When 4-year-old Connor Rowan grows up, he’s going to be a superhero.
At least, that’s what he told his mother, Marianne, as he was in the hospital one night, getting treated for hepatoblastoma, a rare form of liver cancer most common among children.
Marianne, pausing before telling this story, said the memory is “the one thing that still totally gets to [her].”
She said it all happened so fast, but she specifically remembers one night at the Penn State Hershey Medical Center. Connor was in his pajamas, and the next day, he was going to have surgery, so they were trying to relax and prepare for the long hours ahead.
“We were sitting there, just him and I,” she said, her voice steady and even. “He looked at me, and in this little voice he said: ‘When I grow up, I’m gonna be Spiderman.’ ”
This is Connor Rowan, a 4-year-old from York, Pennsylvania. He loves to jump on his trampoline. Spiderman, Batman and Wolverine are among his biggest obsessions. He likes to block his big brothers’ paths as they walk by, asking them for a password.
Their response is always the same: “Courageous Connor 21.”
“I don’t know where the 21 came from,” Marianne said, laughing.
The “courageous” part, however, speaks for itself.
Brittany Robbins, a member of the Family Relations committee, said everyone in Family Relations calls Connor by this nickname.
“He is the biggest bundle of joy I think any of us have had the pleasure of crossing paths with,” Robbins (junior-communication sciences and disorders) said. “He’s the most courageous of them all.”
His diagnosis came in December 2014 after a tumor ruptured, Marianne said.
“We didn't have a chance to process anything. It was basically like, ‘He’s got cancer. He’s having surgery,’ ” Marianne said. “So everything happened very fast for us.”
The Rowan family — Marianne, her husband Michael and three children — spent the next year in “go mode,” Marianne said. Connor underwent treatments, and in order to remind him of his strength, a family friend made a quilt for him that they hung on the hospital wall.
“It had all these superheroes on it,” Marianne said. “And she embroidered ‘When I grow up, I’m going to be Spiderman’ on the bottom.”
Now, after about a year of treatment, Connor is cancer-free. He’s been in remission for the past nine months.
In a few days, the Rowan family will experience their first Penn State Interfraternity Council/Panhellenic Dance Marathon.
“We look at this as our learning year,” Marianne said.
Her plan is to let Connor set the tone on what he can handle, and the family will go with the flow from there.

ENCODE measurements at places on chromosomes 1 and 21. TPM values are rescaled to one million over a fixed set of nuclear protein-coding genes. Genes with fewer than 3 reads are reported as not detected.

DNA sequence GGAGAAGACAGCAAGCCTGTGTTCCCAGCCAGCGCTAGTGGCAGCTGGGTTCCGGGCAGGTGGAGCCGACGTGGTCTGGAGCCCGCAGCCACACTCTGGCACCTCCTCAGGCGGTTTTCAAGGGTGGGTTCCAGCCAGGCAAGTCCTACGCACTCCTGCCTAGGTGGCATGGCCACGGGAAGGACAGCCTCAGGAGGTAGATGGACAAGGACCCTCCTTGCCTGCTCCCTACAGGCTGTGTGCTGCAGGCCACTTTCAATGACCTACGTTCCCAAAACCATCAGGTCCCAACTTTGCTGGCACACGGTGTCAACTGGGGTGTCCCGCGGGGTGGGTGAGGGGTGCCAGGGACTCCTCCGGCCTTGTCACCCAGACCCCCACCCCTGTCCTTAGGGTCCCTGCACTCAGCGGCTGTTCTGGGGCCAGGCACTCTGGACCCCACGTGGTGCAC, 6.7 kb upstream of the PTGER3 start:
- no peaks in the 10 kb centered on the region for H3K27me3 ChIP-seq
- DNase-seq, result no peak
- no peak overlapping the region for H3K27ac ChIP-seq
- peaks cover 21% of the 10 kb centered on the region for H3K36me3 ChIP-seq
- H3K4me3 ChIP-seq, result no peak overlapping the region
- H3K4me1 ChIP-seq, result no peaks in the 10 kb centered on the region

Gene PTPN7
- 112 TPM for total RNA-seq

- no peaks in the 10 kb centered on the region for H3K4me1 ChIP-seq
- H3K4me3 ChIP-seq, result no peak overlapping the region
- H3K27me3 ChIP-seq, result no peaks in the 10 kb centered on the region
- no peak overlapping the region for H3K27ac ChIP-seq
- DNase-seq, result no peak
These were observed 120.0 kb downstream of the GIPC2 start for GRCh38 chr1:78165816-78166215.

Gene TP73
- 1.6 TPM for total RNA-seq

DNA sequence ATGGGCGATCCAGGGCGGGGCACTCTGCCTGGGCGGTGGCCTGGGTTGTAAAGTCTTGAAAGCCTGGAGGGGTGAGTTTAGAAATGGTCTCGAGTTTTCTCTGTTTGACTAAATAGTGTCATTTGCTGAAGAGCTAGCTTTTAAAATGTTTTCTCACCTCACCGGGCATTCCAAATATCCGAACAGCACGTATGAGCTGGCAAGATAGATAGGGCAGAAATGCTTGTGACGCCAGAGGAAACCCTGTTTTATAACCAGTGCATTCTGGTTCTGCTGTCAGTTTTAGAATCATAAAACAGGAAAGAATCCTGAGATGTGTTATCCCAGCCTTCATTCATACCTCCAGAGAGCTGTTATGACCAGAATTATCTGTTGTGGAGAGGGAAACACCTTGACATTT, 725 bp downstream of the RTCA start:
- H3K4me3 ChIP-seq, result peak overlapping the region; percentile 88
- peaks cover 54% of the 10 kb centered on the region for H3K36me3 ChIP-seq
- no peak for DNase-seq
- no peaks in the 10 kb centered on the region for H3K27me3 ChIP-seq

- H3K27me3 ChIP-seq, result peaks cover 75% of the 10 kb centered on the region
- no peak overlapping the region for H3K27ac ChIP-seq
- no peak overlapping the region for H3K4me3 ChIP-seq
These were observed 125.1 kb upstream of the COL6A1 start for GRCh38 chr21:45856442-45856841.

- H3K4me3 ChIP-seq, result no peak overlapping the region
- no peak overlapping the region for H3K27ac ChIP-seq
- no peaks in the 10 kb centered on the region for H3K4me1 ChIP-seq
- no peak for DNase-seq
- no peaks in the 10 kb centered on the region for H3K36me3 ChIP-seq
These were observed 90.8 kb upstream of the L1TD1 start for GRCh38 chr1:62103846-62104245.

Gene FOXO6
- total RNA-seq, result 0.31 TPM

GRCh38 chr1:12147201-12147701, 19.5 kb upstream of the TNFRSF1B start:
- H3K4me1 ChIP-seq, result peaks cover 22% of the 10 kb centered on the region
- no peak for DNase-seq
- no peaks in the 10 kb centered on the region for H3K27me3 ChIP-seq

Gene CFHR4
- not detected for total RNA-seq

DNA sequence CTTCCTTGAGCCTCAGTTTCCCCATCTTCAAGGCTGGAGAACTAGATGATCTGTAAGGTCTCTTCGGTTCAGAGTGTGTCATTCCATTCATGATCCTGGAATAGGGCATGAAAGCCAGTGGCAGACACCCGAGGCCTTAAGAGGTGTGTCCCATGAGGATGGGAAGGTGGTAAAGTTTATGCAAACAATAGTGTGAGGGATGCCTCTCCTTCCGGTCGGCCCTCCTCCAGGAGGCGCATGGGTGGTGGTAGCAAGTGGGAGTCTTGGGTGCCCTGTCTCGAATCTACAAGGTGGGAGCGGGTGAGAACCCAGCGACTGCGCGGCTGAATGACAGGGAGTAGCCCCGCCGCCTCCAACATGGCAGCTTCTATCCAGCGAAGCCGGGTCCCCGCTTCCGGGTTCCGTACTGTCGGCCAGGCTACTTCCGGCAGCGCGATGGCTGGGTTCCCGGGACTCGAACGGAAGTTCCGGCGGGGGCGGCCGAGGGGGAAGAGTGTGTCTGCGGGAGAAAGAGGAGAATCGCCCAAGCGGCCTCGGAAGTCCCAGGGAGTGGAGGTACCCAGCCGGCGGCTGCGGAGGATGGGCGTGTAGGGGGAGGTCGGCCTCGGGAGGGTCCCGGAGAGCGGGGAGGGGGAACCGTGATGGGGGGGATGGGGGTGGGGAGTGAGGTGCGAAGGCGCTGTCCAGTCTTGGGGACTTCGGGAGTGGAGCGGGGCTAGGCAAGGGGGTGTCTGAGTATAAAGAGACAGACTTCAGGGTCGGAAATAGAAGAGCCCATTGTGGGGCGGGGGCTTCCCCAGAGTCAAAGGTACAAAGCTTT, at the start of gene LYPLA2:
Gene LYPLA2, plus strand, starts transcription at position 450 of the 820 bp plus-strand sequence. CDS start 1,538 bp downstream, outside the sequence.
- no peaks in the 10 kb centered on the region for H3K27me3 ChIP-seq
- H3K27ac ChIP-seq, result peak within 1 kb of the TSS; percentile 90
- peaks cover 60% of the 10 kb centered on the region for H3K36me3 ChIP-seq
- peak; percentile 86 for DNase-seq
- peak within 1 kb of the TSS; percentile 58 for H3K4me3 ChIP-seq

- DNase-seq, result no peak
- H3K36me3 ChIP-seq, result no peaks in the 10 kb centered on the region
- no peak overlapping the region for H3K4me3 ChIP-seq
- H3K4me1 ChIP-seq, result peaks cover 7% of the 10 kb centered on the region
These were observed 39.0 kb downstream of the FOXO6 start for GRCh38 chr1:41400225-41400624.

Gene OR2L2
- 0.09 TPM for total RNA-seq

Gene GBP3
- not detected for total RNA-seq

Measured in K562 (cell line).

The Rowans were paired with the Clown Nose Club, a student organization dedicated to encouraging its members to take positive social risks, through THON’s “Adopt-a-Family” program.
Robbins, who is also an “Adopt-a-Family” general and special interest organization liaison for the Family Relations Committee, explained that this program, which has been in place for more than 20 years, involves a student organization filling out an application to either support its first Four Diamonds family or maintain the pairing it already has.
The selection process is competitive, and Robbins said it depends on what each organization is willing to contribute to the program.
“It really is an honor and a privilege that we’re giving to these organizations,” Robbins said. “[These families] deserve the entire world, especially with what they're going through right now.”
For the Rowan family, their organization’s support doesn’t go unnoticed.
Marianne said members of the group have come to visit them in York and spent the day playing outside with the family. They also send Connor gifts and make sure to include his two older brothers, AJ, 11, and Alex, 7, all of whom want to go to Penn State.
“They’re awesome,” Marianne said. “We feel like we’re getting to know them really well. It’s a nice, personal connection. Everything has just been positive for the kids, for us. It’s just been very welcoming and kind of makes them forget about the cancer part of it and think about the fun part of it.”
In the days leading up to THON, the Clown Nose Club has also sent the Rowans a daily video countdown.
Marianne said she’s excited to experience it firsthand after hearing so much about it.
“I’m sure I’ll cry half the time,” she said, laughing. “I don’t have the right words, but I wish I could express to all of you what you mean to us…I’m just a normal person and never really thought about cancer.”
She said she’d heard of THON before Connor was diagnosed, but never fully grasped what it was.
“I’d see some of the canners, and sometimes I’d stop and give them some money, but I just didn’t think about it the way I do now,” she said.
In the future, the Rowans plan to continue participating in THON.
“I don’t think my children would let me have a second choice anyway,” she said.
Marianne used to drive by Penn State on the way to visit her mom, but she never stopped.
“Now it’s just become part of our family,” she said. “They’ve given us a lot of fun times and it just makes something positive come out of something so hard.”